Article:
A group of landowners and biologists is lobbying the Texas Parks and Wildlife Department to manage mountain lion populations in the state.
We hope Texans for Mountain Lions succeeds.
There is no closed season on mountain lions in Texas, and no limit on how many can be hunted or trapped. Of 16 U.S. states with breeding mountain lion populations, Texas is the only state without regulated management.
Even more concerning, the chief way mountain lions are killed in Texas is not by hunters, but by trappers, often with bear traps.
Also called footholds, these are inhumane, spring-loaded, metal-toothed claws that snap closed on an animal’s leg. Since there’s no requirement for trappers to check their traps, a mountain lion may spend days in a trap before it dies of thirst or exposure.
A TPWD study in 1999 monitored 16 mountain lions in the Big Bend area. All 16 were killed by humans; 15 in footholds.
A more recent study, soon to be published in the scientific journal Wildlife Society Bulletin, records a nearly 50% mortality rate among mountain lions in the Davis Mountains, almost entirely due to trapping.
This week, Texans for Mountain Lions submitted a petition to TPWD, asking for six conservation reforms. While all six are worth pursuing, four are no-brainers:
Those are a good start but we would go further and outlaw footholds altogether. There is simply no good reason to allow them, and plenty of reasons to restrict them.
If opposition arises to this proposal, it will likely come from the livestock industry. To be sure, ranchers have the right to protect their herds, but they can do so with open hunting seasons or live traps just as easily as with footholds.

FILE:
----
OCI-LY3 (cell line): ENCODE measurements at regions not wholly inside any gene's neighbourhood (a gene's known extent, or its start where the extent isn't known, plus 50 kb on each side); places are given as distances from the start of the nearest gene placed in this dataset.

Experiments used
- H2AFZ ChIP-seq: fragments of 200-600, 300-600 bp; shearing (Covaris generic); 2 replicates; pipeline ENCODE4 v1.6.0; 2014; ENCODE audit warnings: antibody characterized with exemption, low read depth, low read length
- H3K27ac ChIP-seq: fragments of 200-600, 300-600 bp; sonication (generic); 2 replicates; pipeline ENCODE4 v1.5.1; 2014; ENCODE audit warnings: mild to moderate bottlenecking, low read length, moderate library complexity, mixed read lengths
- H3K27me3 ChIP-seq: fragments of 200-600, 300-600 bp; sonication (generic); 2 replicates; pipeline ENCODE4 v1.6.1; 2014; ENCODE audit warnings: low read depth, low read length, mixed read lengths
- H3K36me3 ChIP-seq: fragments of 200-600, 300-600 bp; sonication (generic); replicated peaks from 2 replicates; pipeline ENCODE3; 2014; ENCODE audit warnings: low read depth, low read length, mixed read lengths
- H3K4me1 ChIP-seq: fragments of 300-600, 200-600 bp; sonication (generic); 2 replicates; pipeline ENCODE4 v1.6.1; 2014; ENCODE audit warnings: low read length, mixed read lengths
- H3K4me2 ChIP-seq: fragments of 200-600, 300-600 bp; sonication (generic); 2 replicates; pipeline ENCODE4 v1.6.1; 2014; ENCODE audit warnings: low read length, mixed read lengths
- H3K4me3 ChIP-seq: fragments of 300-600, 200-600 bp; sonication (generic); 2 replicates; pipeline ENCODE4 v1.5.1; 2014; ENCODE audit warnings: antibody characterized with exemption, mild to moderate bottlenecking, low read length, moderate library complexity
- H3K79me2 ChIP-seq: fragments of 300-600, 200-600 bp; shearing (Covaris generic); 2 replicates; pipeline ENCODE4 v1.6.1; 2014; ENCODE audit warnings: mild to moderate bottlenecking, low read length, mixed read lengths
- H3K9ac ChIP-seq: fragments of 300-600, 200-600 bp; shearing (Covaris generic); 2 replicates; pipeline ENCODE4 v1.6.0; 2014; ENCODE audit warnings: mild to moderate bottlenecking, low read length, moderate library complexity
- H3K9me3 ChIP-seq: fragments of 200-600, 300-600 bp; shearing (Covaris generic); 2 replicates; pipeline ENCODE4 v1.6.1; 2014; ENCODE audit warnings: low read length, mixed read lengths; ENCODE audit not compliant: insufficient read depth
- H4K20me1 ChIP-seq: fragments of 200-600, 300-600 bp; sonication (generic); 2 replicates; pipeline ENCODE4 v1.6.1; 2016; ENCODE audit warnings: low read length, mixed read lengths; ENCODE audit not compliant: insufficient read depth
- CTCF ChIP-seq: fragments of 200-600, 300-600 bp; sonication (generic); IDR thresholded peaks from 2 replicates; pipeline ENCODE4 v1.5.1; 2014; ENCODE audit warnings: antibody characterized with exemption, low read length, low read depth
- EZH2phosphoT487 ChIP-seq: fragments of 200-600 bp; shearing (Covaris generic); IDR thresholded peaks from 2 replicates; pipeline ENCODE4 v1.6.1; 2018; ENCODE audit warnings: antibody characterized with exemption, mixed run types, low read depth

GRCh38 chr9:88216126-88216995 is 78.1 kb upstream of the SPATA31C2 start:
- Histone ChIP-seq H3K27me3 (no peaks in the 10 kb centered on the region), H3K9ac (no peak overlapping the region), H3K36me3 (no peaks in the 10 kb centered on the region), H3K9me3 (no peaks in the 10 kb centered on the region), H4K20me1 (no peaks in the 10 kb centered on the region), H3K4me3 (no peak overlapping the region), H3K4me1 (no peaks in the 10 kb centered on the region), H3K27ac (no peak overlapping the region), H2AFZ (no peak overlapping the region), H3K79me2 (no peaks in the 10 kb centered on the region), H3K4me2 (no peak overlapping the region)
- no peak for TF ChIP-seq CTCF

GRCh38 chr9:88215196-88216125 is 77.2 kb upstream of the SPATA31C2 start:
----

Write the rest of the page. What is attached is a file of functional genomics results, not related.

According to a TPWD publication on mountain lions, they prefer wild game to cattle anyway, mostly hunting deer, antelope and hogs, as well as smaller animals.
We asked TPWD about footholds. Officials were hesitant to advocate for any position, but TPWD spokesperson Cory Chandler acknowledged that protecting mountain lions is good conservation.
“Predators are critical to maintaining a sustainable, healthy ecosystem for all wildlife, so our goal is to manage for sustainable and healthy predator populations in Texas while providing flexibility for landowners to manage their depredation and recreational opportunities to the public,” Chandler wrote in a statement.
Filmmaker Ben Masters is part of the group petitioning. He told us he became aware of this problem while filming a documentary.
“We were filming the mountain lion sequence and all of a sudden, the star cat showed up missing all his toes,” he said.
“There aren’t naturally occurring deaths of mountain lions in Texas. They all get trapped. There’s a mountain lion somewhere right now stuck in a trap.”